Day 6 of Project 365 (details about my endeavor can be found here). –
Today felt like time for another serious post, one of those pour-your-soul-out posts that I haven’t written in a long while. A post that’s a little bit like this one that I wrote following Osama Bin Laden’s death. My gripe today? Natural disasters and catastrophes, specifically the way people handle these catastrophes (even more specifically, Hurricane Sandy). As someone who has quite a few friends on the East Coast (in the DC/Maryland/Virginia, Connecticut, and New York), I’ve definitely been concerned about the hurricane since last week. So much so that I feel like I was reacting way more severely and worrying tons more than my friends who are actually on the other side of the Pacific/Atlantic (however geography works). Also, disclosure: I’ve never been in a hurricane. Or a tornado. Just earthquakes — and those I’ve been in all my life.
So naturally, people who had grown up along the Southern coast didn’t think the hurricane was a big deal and weren’t too stressed about buying water, charging devices, and boarding up windows. I on the other hand went all but nuts worrying the whole day about people driving to work, power lines going down, public transportation getting stopped, streets getting flooded, etc. So, conclusion? I probably worry way too much. I probably way care too much. But in my mind? Not nearly enough.
I sent various Gchats/texts/FB messages to people throughout the afternoon/evening telling people to stay safe and that I was hoping for the best for them. As I scrolled through my Twitter feed and followed various news sites’ coverage of the hurricane (ex-hurricane?), I felt my heart beating faster with each picture that went up and with message that a news organization had lost power and its servers had gone down. I began panicking slightly as I saw my friends on the East Coast stop Tweeting, only to feel slightly better after seeing their various Facebook posts, all along the lines of, “Power just went out here.. At least we have candles, water, and canned food!” Needless to say, my mood/heart rate/facial expressions went up-down-up-down-up-down, like those see-saws of old. (I miss those!) What really infuriated me, though, was seeing people (and news organizations are guilty of this, too) capitalize on the news of the hurricane and crack jokes or — even worse — make it all political. Cracking jokes I understand, as people like to make light of a situation and stay positive. But the political part? I’m not buying any of it. As buildings were flooded, cars and boardwalks getting washed away, and power outages blacking out entire swatches New York City, I expected people to come together in solidarity and hope for the best for people stranded and at the mercy of a natural disaster. What I did not expect were posts on my Feed about how climate change was real, how Gov. Romney’s proposal to slash FEMA was incredulous, and how Pres. Obama is to blame for Sandy. Some posts were definitely more absurd than others, but the sentiment behind it bothered me. Why is now the “perfect” venue to express your political beliefs? Is it because everybody is listening? Is it because now you are allowed a chance to “prove” your point? Maybe these statements are too overarching and accusatory. But the way I see it, maybe you’re being offensive by undermining what these people are suffering — after doing nothing to deserve this, save live on Earth — and pushing an agenda because you have a microphone.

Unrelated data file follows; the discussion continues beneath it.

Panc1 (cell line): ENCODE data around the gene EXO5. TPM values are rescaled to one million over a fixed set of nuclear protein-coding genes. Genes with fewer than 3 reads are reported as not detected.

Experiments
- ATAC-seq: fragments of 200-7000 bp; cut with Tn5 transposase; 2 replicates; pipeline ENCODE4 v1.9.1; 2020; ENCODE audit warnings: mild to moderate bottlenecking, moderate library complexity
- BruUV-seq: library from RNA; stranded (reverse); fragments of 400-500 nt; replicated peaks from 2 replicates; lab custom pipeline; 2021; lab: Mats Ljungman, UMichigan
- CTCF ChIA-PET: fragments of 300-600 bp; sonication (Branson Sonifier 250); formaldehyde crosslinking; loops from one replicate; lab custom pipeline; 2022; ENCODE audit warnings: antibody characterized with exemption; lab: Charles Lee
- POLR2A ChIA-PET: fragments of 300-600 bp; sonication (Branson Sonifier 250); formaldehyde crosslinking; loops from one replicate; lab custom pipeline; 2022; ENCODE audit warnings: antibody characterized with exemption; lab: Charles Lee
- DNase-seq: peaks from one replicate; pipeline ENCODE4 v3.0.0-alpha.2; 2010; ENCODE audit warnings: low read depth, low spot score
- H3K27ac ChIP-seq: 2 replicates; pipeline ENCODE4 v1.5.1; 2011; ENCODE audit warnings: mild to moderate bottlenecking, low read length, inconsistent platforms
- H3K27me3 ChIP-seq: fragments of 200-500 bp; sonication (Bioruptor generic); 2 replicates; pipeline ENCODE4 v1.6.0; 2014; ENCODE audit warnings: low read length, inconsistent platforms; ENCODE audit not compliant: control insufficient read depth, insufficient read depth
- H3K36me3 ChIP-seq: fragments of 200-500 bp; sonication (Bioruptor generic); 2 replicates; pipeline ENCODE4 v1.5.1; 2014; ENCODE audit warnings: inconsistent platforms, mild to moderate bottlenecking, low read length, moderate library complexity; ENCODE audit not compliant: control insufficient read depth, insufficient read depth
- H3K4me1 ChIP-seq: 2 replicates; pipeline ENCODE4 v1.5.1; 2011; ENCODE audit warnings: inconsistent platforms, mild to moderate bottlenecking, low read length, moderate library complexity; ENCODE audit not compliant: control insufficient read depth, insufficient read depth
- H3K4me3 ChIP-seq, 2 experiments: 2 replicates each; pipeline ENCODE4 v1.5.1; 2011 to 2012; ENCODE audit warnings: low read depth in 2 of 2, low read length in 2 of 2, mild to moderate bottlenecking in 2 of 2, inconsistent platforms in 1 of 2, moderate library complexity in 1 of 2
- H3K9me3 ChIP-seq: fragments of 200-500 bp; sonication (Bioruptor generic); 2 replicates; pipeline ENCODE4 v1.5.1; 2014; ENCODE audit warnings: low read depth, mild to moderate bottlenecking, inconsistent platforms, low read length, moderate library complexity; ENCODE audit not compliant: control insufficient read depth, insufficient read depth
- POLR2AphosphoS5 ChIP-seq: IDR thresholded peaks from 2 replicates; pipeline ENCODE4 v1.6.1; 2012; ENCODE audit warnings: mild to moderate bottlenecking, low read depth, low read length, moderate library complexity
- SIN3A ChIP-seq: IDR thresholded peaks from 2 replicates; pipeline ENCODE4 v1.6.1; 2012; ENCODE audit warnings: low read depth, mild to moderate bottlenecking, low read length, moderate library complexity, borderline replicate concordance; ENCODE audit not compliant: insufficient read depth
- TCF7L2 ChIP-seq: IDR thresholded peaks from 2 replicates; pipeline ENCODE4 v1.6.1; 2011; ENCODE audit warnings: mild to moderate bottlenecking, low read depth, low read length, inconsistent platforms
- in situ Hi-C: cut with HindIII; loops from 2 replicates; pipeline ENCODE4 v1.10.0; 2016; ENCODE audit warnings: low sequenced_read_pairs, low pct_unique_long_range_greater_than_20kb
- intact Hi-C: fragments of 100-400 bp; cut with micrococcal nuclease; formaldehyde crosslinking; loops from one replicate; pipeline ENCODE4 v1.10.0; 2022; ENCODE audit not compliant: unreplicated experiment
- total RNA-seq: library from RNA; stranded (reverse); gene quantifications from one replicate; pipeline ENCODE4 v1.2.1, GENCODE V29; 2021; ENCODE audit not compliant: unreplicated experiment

People taking advantage of this situation (and others similar to this) are what bother me the most. I understand that this might be the perfect example for you to prove your point. I understand that this might be the perfect time for you to relay a message and have people hear it. I understand that you think your point is incredibly important and that there is no better time to share it than now, with early voting open and just over a week until the elections. But think about this —
Is what you’re saying more important than the fact that buildings have been ruined and the material possessions inside it wiped out? Is what you’re saying more important than the fact that NYU Hospital’s backup generator failed and patients had to be evacuated? Is what you’re saying more important than the people who died in Haiti in the aftermath of the hurricane?
If your answer is “No” or “Probably not,” make sure you think twice before using a (inter)national catastrophe as your mouthpiece. Your quips about climate change and proper government relief are important, especially this close to election time, but they’re a story for another day.
Not today, when lives are being lost and property is being damaged and the hurricane is still ravaging the Eastern seaboard and more inland states. This isn’t even about importance or relevance so much as basic respect. Respect for those who have lost things, respect for those who have lost loved ones, respect for those who are hiding in their dark apartments waiting until the wind finally stops howling and the rain finally stops pattering.
My thoughts and prayers go out to all of those who have been affected by the hurricane in any way, shape, or form, and if I have not come in contact with you yet and you’re reading this, please, please, please drop me a line and tell me you’re doing okay. And if you find yourself stranded, please keep this information handy: text “43362” (FEMA) with “SHELTER + your zip code” to find the nearest shelter. Please stay safe everyone, and we will weather the storm together!